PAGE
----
(CNN) — The long-awaited lull in coronavirus cases over the summer looks unlikely to come as Covid-19 infections continue to rise across much of the United States.
An earlier increase in cases this year was driven by the BA.2 subvariant of omicron. Now, the US Centers for Disease Control and Prevention (CDC) reports that two other subvariants, BA.4 and BA.5, constitute more than 70% of new infections in the country. These subvariants may partially evade immunity produced by the vaccine and by previous infection, although vaccination is likely to still protect against severe disease.
This evolution comes as more people resume travel and other pre-pandemic activities.
How should people think about their risk of contracting covid-19 right now? If they are vaccinated and boosted, are they safe? What about those who have recently been vaccinated against covid-19? What kind of precautions should people take if they still want to avoid covid-19? And if someone tests positive for the coronavirus, should they continue to isolate themselves?
To answer these questions, we spoke with Dr. Leana Wen, a CNN medical analyst, emergency room physician, and professor of health policy and management at the George Washington University Milken Institute School of Public Health. She is also the author of “Lifelines: A Doctor’s Journey in the Fight for Public Health”.
CNN: Do current COVID-19 trends indicate that we are facing another surge in cases in the United States?
Dr. Leana Wen: I’m not sure this is called another increase because the numbers weren’t really down from the previous increase. In the winter, from about December 2021 to February 2022, we saw a huge increase in cases of the original subvariant of omicron, BA.1. There was a small pause; then BA.2 came with that increase in cases. Now, the BA.4 and BA.5 subvariants are displacing the previous omicron subvariants and causing the majority of infections in the United States. In many places, there is an increase in infections from a high base of cases.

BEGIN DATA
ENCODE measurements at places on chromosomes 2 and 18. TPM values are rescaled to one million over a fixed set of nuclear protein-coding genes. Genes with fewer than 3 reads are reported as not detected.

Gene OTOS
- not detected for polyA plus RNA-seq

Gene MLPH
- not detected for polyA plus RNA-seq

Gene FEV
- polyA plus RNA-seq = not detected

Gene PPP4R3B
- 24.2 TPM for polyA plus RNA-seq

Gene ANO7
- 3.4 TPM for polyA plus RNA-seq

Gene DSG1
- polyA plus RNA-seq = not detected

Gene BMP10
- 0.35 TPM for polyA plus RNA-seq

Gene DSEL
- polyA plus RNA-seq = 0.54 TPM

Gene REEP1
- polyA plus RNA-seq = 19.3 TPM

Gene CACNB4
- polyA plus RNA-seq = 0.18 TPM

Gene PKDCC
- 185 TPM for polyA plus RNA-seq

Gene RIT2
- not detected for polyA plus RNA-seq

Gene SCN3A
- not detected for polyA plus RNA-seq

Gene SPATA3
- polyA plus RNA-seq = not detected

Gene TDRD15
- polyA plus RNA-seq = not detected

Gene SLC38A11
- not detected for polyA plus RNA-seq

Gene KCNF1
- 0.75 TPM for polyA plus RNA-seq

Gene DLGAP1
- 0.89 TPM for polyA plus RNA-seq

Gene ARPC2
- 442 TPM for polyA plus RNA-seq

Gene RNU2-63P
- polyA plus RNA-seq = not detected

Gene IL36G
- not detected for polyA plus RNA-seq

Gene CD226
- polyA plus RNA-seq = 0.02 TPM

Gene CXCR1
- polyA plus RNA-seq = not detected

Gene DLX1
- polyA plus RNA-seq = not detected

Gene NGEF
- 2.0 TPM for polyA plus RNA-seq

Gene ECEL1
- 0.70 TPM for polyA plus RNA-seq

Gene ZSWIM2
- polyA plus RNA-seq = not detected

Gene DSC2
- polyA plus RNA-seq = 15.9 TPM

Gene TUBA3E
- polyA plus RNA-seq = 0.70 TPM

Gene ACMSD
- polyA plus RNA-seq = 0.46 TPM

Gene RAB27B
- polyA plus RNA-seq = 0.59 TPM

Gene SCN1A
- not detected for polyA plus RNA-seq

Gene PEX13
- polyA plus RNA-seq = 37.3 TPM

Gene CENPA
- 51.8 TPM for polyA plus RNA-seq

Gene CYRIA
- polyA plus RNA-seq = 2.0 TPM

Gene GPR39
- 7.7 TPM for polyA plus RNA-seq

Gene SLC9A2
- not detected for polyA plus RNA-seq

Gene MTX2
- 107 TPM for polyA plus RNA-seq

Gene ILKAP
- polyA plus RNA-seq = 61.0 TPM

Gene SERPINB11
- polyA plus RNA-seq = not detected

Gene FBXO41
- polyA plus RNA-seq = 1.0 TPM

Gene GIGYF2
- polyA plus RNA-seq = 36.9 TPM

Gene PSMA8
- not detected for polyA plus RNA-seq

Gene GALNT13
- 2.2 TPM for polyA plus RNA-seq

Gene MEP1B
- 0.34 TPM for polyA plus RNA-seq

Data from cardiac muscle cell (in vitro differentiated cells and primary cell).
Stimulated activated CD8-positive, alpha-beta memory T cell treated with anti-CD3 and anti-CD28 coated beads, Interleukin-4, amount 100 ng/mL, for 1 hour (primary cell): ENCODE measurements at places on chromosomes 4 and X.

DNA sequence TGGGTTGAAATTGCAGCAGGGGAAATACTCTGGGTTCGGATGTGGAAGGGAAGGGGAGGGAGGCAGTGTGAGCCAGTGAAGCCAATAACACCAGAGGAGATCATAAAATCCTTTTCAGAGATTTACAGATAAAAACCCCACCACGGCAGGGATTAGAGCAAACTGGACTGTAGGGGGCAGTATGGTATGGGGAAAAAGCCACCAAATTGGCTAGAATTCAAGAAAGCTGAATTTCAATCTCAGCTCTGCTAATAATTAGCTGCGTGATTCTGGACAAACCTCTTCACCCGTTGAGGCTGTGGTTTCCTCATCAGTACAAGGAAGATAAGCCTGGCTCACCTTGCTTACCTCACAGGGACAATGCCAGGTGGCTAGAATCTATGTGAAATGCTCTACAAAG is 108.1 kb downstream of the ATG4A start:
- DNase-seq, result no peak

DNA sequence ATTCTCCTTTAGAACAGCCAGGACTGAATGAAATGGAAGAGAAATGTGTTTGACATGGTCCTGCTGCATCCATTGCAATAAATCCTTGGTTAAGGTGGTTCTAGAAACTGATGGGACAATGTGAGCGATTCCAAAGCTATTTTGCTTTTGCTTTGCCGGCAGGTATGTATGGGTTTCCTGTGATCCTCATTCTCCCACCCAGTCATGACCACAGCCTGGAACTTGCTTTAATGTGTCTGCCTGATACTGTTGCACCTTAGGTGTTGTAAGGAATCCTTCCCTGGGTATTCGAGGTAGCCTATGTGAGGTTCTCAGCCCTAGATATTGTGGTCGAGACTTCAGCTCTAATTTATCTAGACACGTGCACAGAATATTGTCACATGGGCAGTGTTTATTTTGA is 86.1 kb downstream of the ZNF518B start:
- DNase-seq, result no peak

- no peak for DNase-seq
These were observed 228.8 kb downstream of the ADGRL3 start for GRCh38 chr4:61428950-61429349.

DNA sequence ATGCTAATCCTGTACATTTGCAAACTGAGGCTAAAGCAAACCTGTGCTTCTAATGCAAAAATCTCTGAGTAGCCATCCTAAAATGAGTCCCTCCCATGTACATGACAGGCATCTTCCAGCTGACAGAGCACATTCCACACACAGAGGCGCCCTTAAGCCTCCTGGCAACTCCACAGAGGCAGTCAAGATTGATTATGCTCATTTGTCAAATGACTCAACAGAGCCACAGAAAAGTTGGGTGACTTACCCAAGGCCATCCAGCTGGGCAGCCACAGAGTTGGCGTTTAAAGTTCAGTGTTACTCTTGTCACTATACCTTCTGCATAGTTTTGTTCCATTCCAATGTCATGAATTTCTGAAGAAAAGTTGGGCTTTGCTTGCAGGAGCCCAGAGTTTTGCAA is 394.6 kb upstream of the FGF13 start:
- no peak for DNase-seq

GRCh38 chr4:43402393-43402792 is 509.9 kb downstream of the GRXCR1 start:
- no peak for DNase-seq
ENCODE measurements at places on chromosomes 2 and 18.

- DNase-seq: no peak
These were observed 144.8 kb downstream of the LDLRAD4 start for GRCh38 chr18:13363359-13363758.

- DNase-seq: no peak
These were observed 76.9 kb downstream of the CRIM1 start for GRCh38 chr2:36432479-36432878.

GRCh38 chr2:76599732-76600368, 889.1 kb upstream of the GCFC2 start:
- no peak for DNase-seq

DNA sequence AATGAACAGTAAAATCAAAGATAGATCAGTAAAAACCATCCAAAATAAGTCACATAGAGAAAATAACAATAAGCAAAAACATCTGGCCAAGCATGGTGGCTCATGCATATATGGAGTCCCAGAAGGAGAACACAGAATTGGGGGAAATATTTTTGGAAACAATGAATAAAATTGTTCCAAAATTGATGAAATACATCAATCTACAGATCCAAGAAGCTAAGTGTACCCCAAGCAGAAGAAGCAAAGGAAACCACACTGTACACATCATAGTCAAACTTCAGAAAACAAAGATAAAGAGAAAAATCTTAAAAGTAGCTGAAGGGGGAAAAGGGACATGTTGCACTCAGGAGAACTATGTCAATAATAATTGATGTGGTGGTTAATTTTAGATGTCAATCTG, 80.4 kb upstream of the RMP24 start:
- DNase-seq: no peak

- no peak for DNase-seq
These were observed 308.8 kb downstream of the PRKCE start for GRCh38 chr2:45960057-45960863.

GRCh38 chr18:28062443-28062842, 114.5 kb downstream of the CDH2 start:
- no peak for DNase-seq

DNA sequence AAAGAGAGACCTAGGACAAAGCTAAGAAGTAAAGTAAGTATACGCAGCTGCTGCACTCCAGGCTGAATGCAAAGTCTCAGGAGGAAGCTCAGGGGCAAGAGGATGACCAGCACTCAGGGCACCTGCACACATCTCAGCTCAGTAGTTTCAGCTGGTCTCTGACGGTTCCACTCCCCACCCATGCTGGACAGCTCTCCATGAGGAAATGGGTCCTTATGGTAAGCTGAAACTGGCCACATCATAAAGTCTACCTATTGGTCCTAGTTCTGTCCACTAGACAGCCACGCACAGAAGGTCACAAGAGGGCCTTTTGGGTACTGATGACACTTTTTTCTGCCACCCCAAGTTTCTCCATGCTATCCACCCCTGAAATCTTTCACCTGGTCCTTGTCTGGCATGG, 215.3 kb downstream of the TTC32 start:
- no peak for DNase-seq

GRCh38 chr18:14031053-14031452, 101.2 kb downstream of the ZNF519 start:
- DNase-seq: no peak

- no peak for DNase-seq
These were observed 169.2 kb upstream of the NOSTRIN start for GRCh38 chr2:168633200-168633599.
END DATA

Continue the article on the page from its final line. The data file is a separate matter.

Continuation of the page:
It should also be noted that the number of reported cases is much lower than the actual number of cases. I think we could have five to 10 times more cases than are reported, considering that many cases are diagnosed by home antigen tests and not reported to public health authorities.
The good news is that these recent upticks have not been accompanied by a saturation of hospitals, illustrating the powerful effect of vaccines in distinguishing infection from severe disease.
CNN: With these kinds of numbers, how should people think about their risk of Covid-19? Does that mean people should cancel travel and reimpose restrictions?
Wen: I don’t think most people should change their daily activities, but I do think people should be aware of their risk of contracting covid-19 if they don’t take extra precautions.
The good news is that vaccinations and boosters continue to provide excellent protection against severe disease. However, we also know that immunity declines over time, and there appears to be some (evasion) of immunity with BA.4 and BA.5 in particular. This means that vaccinated and boosted people are unlikely to get seriously ill if they get covid-19, but they could still get infected.
The question people need to ask themselves is this: to what extent do they want to continue to avoid infection? There are so many viruses around us, and the variants are so contagious. That means avoiding infection requires extra consideration. Many people may not want to continue planning their lives around COVID-19 precautions, especially if they are generally healthy and well protected against serious illness.